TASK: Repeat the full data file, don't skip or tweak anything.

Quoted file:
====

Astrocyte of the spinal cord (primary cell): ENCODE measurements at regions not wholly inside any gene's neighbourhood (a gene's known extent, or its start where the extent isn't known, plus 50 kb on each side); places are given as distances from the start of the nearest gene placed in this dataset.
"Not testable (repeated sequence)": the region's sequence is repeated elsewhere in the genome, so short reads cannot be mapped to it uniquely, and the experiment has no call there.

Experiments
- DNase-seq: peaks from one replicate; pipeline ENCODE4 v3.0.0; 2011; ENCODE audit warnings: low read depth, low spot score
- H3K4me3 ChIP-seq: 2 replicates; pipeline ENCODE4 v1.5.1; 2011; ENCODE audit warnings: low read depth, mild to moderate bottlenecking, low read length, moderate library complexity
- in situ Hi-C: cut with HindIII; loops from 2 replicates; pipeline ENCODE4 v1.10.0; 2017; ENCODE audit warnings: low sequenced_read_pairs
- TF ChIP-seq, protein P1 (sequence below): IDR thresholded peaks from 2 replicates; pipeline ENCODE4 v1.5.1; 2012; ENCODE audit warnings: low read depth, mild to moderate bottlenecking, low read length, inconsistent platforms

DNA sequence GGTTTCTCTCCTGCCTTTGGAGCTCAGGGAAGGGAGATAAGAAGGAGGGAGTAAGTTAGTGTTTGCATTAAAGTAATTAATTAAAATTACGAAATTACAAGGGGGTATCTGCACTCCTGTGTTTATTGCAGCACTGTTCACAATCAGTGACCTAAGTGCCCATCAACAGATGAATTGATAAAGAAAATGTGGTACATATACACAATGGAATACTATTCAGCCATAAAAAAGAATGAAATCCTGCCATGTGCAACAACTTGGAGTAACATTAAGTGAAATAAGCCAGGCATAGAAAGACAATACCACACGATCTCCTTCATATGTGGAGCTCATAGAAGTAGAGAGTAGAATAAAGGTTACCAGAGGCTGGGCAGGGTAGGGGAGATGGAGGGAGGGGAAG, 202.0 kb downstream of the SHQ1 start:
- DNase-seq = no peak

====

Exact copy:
Astrocyte of the spinal cord (primary cell): ENCODE measurements at regions not wholly inside any gene's neighbourhood (a gene's known extent, or its start where the extent isn't known, plus 50 kb on each side); places are given as distances from the start of the nearest gene placed in this dataset.
"Not testable (repeated sequence)": the region's sequence is repeated elsewhere in the genome, so short reads cannot be mapped to it uniquely, and the experiment has no call there.

Experiments
- DNase-seq: peaks from one replicate; pipeline ENCODE4 v3.0.0; 2011; ENCODE audit warnings: low read depth, low spot score
- H3K4me3 ChIP-seq: 2 replicates; pipeline ENCODE4 v1.5.1; 2011; ENCODE audit warnings: low read depth, mild to moderate bottlenecking, low read length, moderate library complexity
- in situ Hi-C: cut with HindIII; loops from 2 replicates; pipeline ENCODE4 v1.10.0; 2017; ENCODE audit warnings: low sequenced_read_pairs
- TF ChIP-seq, protein P1 (sequence below): IDR thresholded peaks from 2 replicates; pipeline ENCODE4 v1.5.1; 2012; ENCODE audit warnings: low read depth, mild to moderate bottlenecking, low read length, inconsistent platforms

DNA sequence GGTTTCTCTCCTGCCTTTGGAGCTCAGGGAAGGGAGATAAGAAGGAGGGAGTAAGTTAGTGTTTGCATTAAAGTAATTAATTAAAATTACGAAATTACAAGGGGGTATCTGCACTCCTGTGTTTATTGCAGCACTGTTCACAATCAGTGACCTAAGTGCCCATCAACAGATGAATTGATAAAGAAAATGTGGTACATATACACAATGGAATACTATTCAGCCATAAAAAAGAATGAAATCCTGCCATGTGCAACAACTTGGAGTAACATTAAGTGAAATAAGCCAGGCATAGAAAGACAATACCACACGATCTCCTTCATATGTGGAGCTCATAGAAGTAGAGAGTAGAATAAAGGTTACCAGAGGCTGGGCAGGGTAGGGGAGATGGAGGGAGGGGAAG, 202.0 kb downstream of the SHQ1 start:
- DNase-seq = no peak